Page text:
As I recently noted, I plan on voting for Ron Paul in the March 6th primary in my home state of Georgia. However, I also made mention of some issues I have with him, though I only mentioned his love of earmarks. Another point that was in the back of my mind when I wrote that post was the newsletters.
Personally, I don’t believe Paul wrote the newsletters. Did he know about their content? I think that is debatable. Do I believe that Paul is a racist or anti-gay? Absolutely not. As he has so frequently said, though he is borrowing from Ayn Rand, to be a racist is to view people as groups, not individuals; and that is anathema to the libertarian viewpoint. Paul also voted to get rid of the “don’t ask, don’t tell” policy, which prevented gays from serving openly in the military.
Nevertheless, this controversy has again caused somewhat of a headache for libertarians since the man who is largely carrying our mantle is being cast as a racist — or, at the very least, someone who associates with them. Steve Horwitz explains the dilemma:
Revolution PAC, a pro-Ron Paul super political action committee, launched a new web ad last week that notes the military support Paul had received and points out that the values that our soldiers take an oath to uphold are the same that Paul has taken as stand for in Washington:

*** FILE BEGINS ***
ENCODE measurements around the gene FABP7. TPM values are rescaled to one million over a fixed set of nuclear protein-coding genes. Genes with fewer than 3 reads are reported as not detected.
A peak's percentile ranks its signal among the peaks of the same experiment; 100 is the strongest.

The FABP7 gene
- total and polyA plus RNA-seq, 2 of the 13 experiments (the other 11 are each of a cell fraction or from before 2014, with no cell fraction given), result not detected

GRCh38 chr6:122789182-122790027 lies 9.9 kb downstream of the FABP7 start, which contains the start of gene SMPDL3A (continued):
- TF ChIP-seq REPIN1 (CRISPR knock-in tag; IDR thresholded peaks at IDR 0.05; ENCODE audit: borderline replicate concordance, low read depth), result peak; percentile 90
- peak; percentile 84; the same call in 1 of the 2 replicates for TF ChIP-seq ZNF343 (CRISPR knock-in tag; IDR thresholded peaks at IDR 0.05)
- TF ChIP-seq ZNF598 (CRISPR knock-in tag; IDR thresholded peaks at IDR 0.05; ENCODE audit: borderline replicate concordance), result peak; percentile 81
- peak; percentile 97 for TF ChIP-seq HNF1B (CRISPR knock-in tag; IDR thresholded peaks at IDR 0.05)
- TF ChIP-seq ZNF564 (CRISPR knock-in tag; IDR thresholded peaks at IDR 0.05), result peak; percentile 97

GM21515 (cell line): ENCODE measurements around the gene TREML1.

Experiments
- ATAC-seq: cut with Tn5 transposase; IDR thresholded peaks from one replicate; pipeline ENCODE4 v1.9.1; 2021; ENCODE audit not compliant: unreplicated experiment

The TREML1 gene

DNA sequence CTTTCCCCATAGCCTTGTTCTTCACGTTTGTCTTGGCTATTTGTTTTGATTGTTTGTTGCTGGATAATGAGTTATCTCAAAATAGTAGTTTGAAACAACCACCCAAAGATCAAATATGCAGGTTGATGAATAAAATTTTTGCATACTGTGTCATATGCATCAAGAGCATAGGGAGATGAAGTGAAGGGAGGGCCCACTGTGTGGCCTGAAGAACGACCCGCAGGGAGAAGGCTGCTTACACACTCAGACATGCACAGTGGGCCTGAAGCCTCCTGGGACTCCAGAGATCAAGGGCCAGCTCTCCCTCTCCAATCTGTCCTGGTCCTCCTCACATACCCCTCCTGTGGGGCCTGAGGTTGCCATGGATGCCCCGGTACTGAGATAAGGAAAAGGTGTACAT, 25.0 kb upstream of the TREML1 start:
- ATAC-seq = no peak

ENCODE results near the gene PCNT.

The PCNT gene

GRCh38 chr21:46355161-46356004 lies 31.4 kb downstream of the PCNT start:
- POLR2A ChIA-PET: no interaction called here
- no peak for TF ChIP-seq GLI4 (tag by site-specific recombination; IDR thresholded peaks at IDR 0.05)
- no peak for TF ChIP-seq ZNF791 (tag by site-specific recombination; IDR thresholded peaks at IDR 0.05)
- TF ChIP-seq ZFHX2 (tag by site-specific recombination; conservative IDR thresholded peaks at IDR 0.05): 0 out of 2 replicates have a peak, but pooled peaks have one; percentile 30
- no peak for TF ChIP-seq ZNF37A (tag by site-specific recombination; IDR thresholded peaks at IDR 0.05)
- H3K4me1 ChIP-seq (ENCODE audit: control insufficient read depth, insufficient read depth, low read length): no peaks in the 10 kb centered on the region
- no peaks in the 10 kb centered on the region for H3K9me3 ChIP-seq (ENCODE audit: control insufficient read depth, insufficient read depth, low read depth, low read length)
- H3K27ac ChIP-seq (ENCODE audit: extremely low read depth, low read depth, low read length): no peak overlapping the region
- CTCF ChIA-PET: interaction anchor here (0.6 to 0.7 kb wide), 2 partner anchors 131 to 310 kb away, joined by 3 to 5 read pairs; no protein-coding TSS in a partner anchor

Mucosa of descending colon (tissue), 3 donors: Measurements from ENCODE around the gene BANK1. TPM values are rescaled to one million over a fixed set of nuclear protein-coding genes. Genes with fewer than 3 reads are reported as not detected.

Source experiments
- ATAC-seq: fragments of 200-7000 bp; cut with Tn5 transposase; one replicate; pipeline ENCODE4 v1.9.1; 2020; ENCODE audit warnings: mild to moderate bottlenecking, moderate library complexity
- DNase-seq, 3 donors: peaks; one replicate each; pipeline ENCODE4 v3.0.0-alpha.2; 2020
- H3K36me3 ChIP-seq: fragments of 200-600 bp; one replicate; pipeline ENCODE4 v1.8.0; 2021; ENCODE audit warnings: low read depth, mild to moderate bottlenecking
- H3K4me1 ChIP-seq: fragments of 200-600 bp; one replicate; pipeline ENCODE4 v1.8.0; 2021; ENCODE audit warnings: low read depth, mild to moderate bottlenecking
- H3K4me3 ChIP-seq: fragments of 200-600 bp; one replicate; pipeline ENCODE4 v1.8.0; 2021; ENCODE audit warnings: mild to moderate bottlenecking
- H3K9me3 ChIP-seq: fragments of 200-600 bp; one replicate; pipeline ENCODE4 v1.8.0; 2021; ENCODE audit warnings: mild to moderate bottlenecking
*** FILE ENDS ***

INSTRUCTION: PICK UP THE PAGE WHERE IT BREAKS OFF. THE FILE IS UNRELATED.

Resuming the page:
Many conservative pundits have knocked Ron Paul for his non-interventionist foreign policy views, to the point of questioning his and his supporters patriotism. Unfortunately, they never point out that of the remaining candidates, Ron Paul is the only one that served in the military. Moreover, these same pundits fail to realize (or perhaps don’t want to admit) that the nation cannot continue this doctrine of perpetual war that was set in place by George W. Bush and continued by Barack Obama. We simply cannot afford it, both in terms of dollars and lives lost.
As we approach the Iowa caucus, we’re seeing several new polls released that show Newt Gingrich’s lead over Mitt Romney has completely evaporated. Take the latest ABC News/Washington Post poll showing both at 30%, with Ron Paul following well behind them in third:
- Mitt Romney: 30%
- Newt Gingrich: 30%
- Ron Paul: 15%
- Rick Perry: 7%
- Michele Bachmann: 7%
- Rick Santorum: 3%
- Jon Huntsman: 3%
- None/No opinion: 5%
The Hill has some important takeaways from the poll, including that 36% of Republican voters could still change their minds before they cast their ballot:
The poll shows Romney might still be winning the electability argument, as 38 percent believed that of all the candidates, Romney “has the best chance to defeat Barack Obama in the general election,” compared to Gingrich’s 28 percent. However, Gingrich wins 43 percent compared to Romney’s 23 percent when voters were asked who “has the best experience to be president.”
Healthcare — and likely his support of the individual mandate in Massachusetts — still seems to be the major obstacle for Romney to overcome with voters, as 36 percent named it a “major reason to oppose” him as the nominee.